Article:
Manu Ginobili looked tired by the end of Game 7 of the NBA Finals — that was game 103 in the Spurs season and while it was just 81 for Ginobili combine that with his work to get and stay healthy and that’s a grind.
During those Finals Ginobili artfully Eurostepped around questions of his future, but when the season ended it only took a few days for him to decide to return to San Antonio.
“By the end of the season–and I mean the regular season and not the playoffs– I thought about it a lot. I was so tired of it. I hadn’t suffered a muscle strain in my whole life and I went through three in four months. I felt negative, fed up. And I thought about retiring. I hadn’t come close to making up my mind but I thought it was something I had to discuss with my wife, “what if…?” She told me that it was my decision and she was fine either way. But when I recovered physically I started to feel better about it all. When the season ended I grieved for 48, 72 hours and I didn’t feel retired. I knew something was missing, that I still wanted to play….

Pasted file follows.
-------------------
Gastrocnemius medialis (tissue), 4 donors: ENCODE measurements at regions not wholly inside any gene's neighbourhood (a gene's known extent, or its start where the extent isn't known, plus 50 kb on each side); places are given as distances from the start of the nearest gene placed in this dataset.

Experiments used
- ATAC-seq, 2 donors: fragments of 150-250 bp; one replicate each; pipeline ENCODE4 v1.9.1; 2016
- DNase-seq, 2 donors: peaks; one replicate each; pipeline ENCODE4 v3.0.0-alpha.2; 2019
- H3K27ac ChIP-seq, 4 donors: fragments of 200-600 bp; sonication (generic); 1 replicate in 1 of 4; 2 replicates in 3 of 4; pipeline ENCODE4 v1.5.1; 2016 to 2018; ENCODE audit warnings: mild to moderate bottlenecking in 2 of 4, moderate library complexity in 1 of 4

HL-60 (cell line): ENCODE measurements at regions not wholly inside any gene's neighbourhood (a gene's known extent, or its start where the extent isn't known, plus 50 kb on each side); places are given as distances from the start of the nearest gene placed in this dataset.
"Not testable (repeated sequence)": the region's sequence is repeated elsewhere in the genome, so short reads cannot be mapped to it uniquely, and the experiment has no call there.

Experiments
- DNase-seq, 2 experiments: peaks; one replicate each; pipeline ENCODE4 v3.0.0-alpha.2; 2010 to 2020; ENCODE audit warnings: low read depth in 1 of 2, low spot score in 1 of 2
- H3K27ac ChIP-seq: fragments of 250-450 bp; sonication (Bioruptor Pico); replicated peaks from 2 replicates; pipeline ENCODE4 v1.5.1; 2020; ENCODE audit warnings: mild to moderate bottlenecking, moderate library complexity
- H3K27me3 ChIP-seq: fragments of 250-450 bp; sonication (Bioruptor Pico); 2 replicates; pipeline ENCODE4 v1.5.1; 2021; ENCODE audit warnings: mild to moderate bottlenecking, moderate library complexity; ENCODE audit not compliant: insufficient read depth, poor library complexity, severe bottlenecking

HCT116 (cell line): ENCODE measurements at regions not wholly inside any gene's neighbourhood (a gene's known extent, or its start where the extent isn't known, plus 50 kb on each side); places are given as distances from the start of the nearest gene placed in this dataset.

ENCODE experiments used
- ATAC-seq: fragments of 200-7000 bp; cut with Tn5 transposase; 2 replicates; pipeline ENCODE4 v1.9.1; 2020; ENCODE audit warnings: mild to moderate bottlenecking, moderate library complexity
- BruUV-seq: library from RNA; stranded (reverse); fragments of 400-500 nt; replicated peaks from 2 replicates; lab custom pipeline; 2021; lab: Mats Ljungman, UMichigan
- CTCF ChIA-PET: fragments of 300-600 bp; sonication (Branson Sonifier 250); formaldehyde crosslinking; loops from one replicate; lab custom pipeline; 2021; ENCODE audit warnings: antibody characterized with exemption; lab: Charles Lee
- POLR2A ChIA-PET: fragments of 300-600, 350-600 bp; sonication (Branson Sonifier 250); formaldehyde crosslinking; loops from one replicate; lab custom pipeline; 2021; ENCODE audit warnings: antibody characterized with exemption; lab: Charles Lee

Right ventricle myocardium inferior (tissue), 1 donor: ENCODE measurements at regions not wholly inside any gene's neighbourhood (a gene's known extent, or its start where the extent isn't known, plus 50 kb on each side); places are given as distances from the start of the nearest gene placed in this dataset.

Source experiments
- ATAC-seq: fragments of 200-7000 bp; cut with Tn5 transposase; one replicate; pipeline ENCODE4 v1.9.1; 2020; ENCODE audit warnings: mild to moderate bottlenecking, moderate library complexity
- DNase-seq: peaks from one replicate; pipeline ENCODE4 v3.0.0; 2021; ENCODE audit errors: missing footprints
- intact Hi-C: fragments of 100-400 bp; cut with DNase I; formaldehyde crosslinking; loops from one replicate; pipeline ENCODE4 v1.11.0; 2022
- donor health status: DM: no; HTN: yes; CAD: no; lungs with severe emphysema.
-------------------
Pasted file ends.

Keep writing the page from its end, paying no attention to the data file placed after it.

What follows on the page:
“The physical part. Having to keep rehabilitating and getting in shape after injuries. Having to play with the parking break on because I’m coming back from a muscle strain. That wore me out and it was hard. I have a great time when I’m healthy and playing, I feel lucky playing with the team and coaching staff I play for. But the physical problems drained me.”
Ginobili reached a two-year deal with the Spurs for $14 million. He will be 36 and 37 those two seasons, which means a lot more rehabilitation and some injury recovery. Ginobili averaged 11.8 points a game last season — his lowest average since his rookie year — and shot just 42.5 percent. He wasn’t the same player and while the price is better for San Antonio you have to wonder how much he can give.
At the end of those two seasons expect him to retire (and Tim Duncan and who knows who else from that core). But Ginobili wasn’t ready yet.